RBX And Lady Of Rage Reminisce On Dr. Dre’s ‘The Chronic’
RBX: At that time I was very street, and I was loyal to the cats I was loyal to. This who you ride with. This that L.A. mentality. It’s still in me but I’ve grown. You ride with your folks until the wheels fall off. Being that Snoop was my little cousin, I was down, so I just talked before the last verse. When he jumped in it, I jumped in it 10 toes in. I didn’t have no problems with Eazy though. I seen Eazy after that, and he was like, “Yeah, I know what it was.” I didn’t understand the severity of the beef but I was just riding with my team.
RBX: I was working on a project at the same time as everyone else. That song was going to be for my album. But Dre’s a perfectionist, and we had backed ourselves up to a wall, and our deadline was coming up. Dre was like, “We need one more joint. “ And I’m in working on my song in Studio B, and Dre came in creeping, like, “I need that. I need that so we can finish The Chronic off. Let’s put that on The Chronic.” Me being a team player, I said, “No problem.” Me and Snoop, we were really tight at the time, this is before all the hoopla came into the thing. That was my little cousin. He was like, “OK, I’m gonna jump in. You write the first verse, I’ll write the second verse.” And then we each did eight bars on the third verse. The first eight bars Dre is spitting on the last verse are mine, and the last eight is Snoop. I knew it was gonna be mad bananas. We was a team, so I never had hard feelings that it started as my joint.
RBX: It was right around the riot. A bunch of wilding out going on. I was at a bar where Suge was affiliated with the owners, I was just hanging out, and I saw the Rodney King verdict. I was seeing wild craziness, and the cops weren’t even doing nothing. I would be posted up and suddenly it would be a sea of people 40 deep and just five cops, so the cops wouldn’t even do nothing. From all that I went back in the studio and I just shared my story of what had happened and what I saw. Everyone just had different stories and they shared that. It was an experience of a lifetime. It was an iconic event.
Rage: That’s my first verse on the album. I just wanted everybody to now what I’m about. Just wanting everybody to feel me. Like, “I got something to say, I’m not just your average MC. I’m not just a female MC. I’m an MC and I do this for real.” When the beat came in like that, it was just so hard, I was just like, “Ooh.” [That song] makes me smile. Before I went to California, I lived in New York. Me and DJ Premier we’re very close, and I remember trying to tell them that I could rap but he would always kinda brush it off, ’cause you know he got a million people telling him they could rap. When he heard that he called me and he apologized. He was like, “Yo, man, I’m sorry, I didn’t even know.” I said, “I tried to tell you.” A lot of people were shocked, but a lot of people already knew and they were probably happy for me. That was my moment. My main goal was just to let everybody know that I could do this and I wanted to be remembered. When it comes to the history of rap, I wanna be in that conversation, like, “Rage, damn, she’s one of the best.” That song was the beginning of me making that happen.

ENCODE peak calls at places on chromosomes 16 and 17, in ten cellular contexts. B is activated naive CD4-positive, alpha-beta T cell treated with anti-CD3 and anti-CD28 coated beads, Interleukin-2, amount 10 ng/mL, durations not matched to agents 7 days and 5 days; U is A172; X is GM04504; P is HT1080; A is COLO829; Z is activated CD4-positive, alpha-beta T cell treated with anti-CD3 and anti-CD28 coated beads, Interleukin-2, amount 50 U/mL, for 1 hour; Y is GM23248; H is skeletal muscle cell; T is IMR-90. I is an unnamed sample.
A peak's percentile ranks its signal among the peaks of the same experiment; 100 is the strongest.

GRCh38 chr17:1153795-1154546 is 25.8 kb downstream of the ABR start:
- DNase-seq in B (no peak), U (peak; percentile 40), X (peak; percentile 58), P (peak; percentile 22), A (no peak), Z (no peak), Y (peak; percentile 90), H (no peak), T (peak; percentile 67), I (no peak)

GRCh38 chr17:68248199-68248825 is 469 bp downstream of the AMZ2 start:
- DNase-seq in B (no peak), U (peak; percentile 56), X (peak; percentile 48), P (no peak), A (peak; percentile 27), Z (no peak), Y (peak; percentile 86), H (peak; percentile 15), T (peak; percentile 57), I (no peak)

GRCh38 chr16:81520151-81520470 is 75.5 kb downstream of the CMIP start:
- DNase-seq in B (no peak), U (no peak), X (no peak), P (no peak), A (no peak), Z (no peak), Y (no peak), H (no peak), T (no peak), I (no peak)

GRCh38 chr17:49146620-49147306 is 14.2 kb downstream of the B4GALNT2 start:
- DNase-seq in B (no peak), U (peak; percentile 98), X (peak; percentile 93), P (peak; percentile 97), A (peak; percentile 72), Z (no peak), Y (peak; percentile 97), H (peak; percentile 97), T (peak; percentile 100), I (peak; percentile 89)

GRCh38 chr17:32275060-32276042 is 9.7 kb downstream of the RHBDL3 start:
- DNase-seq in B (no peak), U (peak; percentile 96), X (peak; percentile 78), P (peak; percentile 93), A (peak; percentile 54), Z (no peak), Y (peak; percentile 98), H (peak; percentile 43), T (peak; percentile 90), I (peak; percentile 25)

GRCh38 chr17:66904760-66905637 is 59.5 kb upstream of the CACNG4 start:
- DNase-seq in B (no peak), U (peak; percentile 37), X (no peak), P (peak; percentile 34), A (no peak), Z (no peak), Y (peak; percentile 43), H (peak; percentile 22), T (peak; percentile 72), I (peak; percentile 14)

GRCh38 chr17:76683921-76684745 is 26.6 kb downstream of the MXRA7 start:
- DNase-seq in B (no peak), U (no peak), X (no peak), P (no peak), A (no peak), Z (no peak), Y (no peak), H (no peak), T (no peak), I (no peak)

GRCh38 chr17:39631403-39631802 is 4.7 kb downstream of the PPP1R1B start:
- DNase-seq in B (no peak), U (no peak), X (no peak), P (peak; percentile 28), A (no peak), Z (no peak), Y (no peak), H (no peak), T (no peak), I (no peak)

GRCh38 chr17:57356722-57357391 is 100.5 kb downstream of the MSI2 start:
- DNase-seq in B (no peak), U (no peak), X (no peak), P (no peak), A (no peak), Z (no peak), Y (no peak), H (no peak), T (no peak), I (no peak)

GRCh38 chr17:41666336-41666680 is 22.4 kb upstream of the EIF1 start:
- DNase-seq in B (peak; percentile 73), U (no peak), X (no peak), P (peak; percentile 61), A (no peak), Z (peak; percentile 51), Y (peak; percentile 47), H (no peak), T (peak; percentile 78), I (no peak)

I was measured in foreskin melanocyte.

RBX: It was the time we were in. There was gangbanging going on; we did it lyrically. We had gone to all the projects in L.A., we had been to Nickerson Gardens, a few other ones. Suge wanted to see if he had the truth. “If y’all can run through everyone in the city unscathed, then y’all are the truth. We need real rap cats who can do it in the street.” He was like, “Let’s see what these cats are really made of,” and we passed the test. That’s where that came from ’cause we had to battle damn near the whole city. We were the ones that rose to the top. Me, Rage and Kurupt. Dre said, “I’m going to put you on the track and I just need y’all to tear shit out the frame.” Dre felt that we was the most lyrical as far as gutter. Snoop is more suave, he’s more the smooth macadamian, but for this song Dre didn’t want smooth—he wanted bang. It was like [the 1972 Bruce Lee film] Game of Death, and I was like Kareem [Abdul-Jabbar]. It was just like that, in a rap format. Like, “We got a real tall dude with some sunglasses on who will kick you in your chest.”
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